At our wedding on the shore of Lake Erie, at the Presque Isle Lighthouse in Erie, Pennsylvania, we learned that Michigan also has a Presque Isle, with two lighthouses of its own. We traveled there last week and stayed at a B&B while we explored the area and a few of Michigan’s 124 lighthouses. (In Pennsylvania, Presque Isle rhymes with “desk” and “aisle.” In Michigan it’s a French pronunciation, rhyming with “eel.”)
Our route took us through Wisconsin, where we visited a close friend, past Green Bay and across Michigan’s Upper Peninsula, where we crossed the Straits of Mackinac on the Mackinac Bridge and on to Presque Isle, on Lake Huron. From there we went to Holland, Michigan, (with another visit with a friend in Lansing) before heading home to Missouri.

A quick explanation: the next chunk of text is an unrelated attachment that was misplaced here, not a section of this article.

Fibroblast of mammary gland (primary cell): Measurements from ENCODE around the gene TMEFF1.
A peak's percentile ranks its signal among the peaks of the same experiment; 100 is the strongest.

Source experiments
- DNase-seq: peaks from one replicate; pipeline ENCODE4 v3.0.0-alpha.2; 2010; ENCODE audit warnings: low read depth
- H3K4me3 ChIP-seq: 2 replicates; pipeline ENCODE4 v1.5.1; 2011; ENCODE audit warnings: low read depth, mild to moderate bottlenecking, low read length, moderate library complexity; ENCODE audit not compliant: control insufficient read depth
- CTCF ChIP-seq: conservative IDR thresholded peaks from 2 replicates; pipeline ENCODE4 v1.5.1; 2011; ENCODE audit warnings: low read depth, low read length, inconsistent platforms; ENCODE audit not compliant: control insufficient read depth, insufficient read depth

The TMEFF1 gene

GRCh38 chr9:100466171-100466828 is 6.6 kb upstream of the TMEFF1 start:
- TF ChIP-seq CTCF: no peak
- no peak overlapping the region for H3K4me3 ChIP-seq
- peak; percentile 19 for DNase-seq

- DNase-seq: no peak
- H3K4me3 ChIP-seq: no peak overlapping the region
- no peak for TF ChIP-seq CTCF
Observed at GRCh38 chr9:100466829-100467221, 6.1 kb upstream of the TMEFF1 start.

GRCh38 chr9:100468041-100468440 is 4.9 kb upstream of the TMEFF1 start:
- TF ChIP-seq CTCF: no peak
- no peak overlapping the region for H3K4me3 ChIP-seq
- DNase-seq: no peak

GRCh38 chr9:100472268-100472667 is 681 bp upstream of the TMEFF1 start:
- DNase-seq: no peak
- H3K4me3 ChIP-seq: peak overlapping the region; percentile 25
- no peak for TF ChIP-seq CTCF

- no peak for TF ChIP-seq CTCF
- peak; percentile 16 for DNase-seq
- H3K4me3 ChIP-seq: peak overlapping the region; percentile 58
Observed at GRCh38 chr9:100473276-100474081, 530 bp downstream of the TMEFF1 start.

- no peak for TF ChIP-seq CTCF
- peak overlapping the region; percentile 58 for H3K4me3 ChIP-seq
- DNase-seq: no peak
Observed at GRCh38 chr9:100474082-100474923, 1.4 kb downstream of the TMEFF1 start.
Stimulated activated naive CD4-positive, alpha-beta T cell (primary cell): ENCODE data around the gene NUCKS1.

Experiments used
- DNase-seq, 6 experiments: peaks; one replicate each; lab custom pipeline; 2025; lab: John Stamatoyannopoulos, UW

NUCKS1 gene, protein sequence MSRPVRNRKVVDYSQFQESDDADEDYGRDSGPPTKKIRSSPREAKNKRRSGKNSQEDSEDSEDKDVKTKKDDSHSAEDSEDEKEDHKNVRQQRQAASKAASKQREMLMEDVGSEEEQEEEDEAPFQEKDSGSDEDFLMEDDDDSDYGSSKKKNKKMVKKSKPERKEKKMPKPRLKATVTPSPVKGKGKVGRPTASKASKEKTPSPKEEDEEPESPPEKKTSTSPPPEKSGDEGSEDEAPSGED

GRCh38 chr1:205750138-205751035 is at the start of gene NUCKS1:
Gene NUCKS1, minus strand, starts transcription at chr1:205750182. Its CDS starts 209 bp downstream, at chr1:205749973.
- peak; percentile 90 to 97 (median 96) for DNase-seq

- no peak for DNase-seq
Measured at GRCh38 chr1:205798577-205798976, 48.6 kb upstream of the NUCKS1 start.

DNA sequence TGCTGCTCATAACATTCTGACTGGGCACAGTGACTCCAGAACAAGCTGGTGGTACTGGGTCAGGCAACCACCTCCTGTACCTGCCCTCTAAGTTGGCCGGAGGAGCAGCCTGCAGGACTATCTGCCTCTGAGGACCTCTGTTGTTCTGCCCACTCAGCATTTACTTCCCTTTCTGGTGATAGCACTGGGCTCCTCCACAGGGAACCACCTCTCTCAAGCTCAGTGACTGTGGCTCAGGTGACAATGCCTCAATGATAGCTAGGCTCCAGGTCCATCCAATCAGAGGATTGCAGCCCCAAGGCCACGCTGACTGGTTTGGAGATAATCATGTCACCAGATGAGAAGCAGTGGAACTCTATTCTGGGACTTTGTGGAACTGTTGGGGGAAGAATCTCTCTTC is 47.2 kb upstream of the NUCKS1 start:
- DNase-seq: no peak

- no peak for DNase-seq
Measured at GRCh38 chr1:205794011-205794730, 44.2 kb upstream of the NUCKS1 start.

“Presque Isle” is French for “peninsula” (literally, “almost an island”). Presque Isle at Erie is a peninsula connected to the mainland by a narrow causeway, while Presque Isle, MI, is located on a narrow strip of land separating Lake Huron from the much smaller Grand Lake. In Michigan, the town (and county) use the French pronunciation for Presque Isle. There is another Presque Isle, with a lighthouse, in Michigan on Lake Superior and a Presque Isle, Wisconsin (on land separating two interior lakes), as well as Presque Isle in northern Maine, on a peninsula formed at the confluence of two streams. Michigan was such a wonderful experience that I’m sure we’ll be back, with more time to take in Lake Superior.
(In the slide show, each photo offers a link to a larger image.)
We also toured the New Holland Brewery, in Holland, Michigan.